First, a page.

Automated vs. manual modes: I can go back and forth between automated (insulin delivery is automatic and the system responds to highs and lows based on data it receives from my Dexcom) and manual (I have to make my own adjustments, just like I did with the older versions of Omnipod). This was a helpful feature for me because I inexplicably got scared of automated mode the first night I wore the pod. I didn’t know what to expect from it – should I trust it right away? Would I notice it working? What if it didn’t? Ultimately, I decided I wasn’t comfortable going to sleep in automated mode, so I kept manual mode on because I wanted to have more control. I waited until the following morning before I turned it on, and since then, I’ve been on automated mode and I’ve spent a solid chunk of my time in range. A few highs here and there, but all my lows seem to be detected before I drop too much, which is just awesome.

Dexcom integration: Similar to the overall set-up of the system, it was extremely easy to get my Dexcom synced up with my Omnipod. All I had to do was enter the 6-character transmitter ID into my PDM and give it a few moments to pick up my Dexcom’s signal. And that was it! I’m sure things will get a little more dicey on days that I have to do both a pod and CGM change (coincidentally, I’m going to do just that in a few hours for the first time…eek), but I do have confidence in my ability to time the changes well so I don’t go without automated mode or Dexcom data for too long.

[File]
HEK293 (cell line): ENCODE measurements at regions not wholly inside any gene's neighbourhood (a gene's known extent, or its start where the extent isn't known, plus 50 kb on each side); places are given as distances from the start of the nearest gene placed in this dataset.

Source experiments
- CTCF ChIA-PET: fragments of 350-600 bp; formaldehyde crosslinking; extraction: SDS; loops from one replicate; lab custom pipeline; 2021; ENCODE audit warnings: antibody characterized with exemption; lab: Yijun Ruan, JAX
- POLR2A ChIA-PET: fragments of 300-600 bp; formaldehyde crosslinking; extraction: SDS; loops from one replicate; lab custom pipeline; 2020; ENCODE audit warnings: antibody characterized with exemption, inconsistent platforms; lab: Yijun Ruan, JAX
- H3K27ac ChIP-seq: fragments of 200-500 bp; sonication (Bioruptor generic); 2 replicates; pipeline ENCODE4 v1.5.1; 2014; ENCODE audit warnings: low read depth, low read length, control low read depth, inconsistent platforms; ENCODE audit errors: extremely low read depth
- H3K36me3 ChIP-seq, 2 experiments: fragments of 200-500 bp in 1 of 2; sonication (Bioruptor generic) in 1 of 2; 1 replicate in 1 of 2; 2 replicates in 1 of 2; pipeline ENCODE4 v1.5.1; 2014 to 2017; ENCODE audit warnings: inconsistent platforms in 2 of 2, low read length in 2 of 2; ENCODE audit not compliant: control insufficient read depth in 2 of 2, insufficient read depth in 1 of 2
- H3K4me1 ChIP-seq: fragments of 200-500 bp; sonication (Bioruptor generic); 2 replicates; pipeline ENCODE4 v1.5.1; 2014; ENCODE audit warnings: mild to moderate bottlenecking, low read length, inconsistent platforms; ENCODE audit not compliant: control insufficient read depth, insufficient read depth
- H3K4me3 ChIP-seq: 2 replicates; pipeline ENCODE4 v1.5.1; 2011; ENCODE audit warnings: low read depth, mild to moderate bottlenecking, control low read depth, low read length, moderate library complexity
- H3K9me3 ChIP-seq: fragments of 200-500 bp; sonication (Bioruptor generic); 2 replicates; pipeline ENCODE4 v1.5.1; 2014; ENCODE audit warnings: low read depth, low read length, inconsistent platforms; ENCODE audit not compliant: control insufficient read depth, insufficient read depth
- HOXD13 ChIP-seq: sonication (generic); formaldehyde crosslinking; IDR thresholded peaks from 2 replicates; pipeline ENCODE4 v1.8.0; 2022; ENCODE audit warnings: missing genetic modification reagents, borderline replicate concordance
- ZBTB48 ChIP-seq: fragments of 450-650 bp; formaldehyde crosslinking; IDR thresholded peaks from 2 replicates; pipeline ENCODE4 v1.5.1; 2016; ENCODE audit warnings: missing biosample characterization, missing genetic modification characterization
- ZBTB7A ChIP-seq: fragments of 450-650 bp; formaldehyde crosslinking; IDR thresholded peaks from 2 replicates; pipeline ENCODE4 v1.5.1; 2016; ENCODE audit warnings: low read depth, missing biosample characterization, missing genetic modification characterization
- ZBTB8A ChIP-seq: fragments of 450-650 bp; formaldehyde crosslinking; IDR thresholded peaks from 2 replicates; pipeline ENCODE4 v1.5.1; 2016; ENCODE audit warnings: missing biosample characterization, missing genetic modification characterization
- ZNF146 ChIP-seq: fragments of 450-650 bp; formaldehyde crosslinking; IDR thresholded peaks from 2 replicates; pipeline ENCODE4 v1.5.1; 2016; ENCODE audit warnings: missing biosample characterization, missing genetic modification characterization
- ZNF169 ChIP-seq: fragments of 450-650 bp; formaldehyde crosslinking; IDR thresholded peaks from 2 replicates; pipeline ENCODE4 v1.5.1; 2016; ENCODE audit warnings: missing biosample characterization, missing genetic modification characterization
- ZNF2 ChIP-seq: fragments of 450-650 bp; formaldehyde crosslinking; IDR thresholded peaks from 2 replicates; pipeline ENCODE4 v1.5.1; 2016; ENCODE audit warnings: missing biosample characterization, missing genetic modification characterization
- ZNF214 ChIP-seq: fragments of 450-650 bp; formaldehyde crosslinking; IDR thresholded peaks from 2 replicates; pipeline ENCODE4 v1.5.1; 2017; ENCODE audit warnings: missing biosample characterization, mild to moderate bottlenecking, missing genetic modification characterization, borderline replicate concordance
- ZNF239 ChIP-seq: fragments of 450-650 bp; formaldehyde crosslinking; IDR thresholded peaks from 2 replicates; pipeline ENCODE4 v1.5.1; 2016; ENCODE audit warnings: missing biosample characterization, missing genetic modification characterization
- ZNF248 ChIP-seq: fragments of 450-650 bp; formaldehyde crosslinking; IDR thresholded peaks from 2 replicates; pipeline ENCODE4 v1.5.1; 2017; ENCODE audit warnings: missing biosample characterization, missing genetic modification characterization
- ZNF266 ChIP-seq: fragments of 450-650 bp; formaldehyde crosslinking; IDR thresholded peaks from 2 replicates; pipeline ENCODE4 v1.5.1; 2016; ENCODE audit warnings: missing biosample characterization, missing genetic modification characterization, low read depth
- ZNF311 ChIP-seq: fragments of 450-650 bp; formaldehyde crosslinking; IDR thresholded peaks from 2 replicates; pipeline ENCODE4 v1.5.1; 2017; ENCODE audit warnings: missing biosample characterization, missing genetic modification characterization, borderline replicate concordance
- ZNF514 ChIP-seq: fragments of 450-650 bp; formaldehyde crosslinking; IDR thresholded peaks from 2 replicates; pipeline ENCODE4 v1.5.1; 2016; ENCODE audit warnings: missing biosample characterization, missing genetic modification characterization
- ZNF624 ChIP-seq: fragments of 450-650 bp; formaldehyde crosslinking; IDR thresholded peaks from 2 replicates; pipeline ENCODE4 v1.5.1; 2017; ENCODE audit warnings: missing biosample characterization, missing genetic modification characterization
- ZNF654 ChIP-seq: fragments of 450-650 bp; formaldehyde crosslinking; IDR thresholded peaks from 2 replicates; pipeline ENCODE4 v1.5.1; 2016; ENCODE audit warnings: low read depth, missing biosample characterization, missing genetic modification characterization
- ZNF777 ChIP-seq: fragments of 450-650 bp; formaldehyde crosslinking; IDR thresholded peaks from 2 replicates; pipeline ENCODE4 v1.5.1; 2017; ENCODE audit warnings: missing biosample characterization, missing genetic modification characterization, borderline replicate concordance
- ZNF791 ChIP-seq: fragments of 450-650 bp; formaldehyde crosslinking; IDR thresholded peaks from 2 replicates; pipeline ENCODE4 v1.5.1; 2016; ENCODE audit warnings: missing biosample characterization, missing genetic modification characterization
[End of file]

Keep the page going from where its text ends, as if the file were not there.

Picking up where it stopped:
Let’s talk about sleep: The indisputable best part of this system so far is that I’ve slept soundly the past 3 nights. No CGM alarms going off and waking me up, no frantic shoving of food in my mouth from my bed or late night bolus delivery. And best of all, no waking up in the morning out of range. Now it’s not like that before the 5, I was waking up every night to do something diabetes-related, nor was I starting off each day with a high or low. But I was getting to a point where these things did happen at least on a weekly basis, and naturally, I was getting tired of it. So while I’m acutely aware that I need more time to get to know the system (and it also needs to figure me out), I have hope that it will help me make a major improvement in my diabetes care and management.

All in all, it’s been a relatively smooth start for me and my Omnipod 5. I totally expect some bumps down the road, because that’s normal when starting up any new piece of diabetes technology. But for now, I remain grateful for a comfortable transition to the system.

Diabetes in the Wild: Doggie University Edition

I’ve enrolled my dog, Violet, into Doggie University.

You see, Violet is a perfect pup…except for the fact that she is highly reactive. If she sees another dog on a walk? She barks. A person? She barks. A car? She sometimes barks. A leaf blowing in the wind? Yes, she’ll bark even at that.

Her extreme observation skills are impressive, but not exactly what I’d call acceptable behavior in terms of how a well-mannered dog should react to any external stimuli. So I decided to start formally training her with the help of a local trainer.

Violet loved her first day of school (in which she spent the full day playing with other dogs and getting introduced to some basic commands), but I wanted to be more hands-on with her training. That’s why I got a 1:1 lesson with a trainer so we could work together with Violet.

And it turned into a completely random and unexpected diabetes in the wild encounter – just as they usually tend to be!

Here’s my sweetpea, demonstrating her mastery of the “place” command!

I walked into our lesson and the trainer asked me, point-blank: “Do you have diabetes?”

I was surprised. How did she know? The blank expression on my face must’ve been obvious to her, because she then pointed out that she could see my pod and Dexcom on the backs of my arms. I was literally wearing my diabetes and completely forgot about it.

I said, “Yup, I am! Do you know someone who uses either of these devices?”

She nodded eagerly. “My sister has type 1 diabetes, too, so I’m pretty familiar with all the technology.”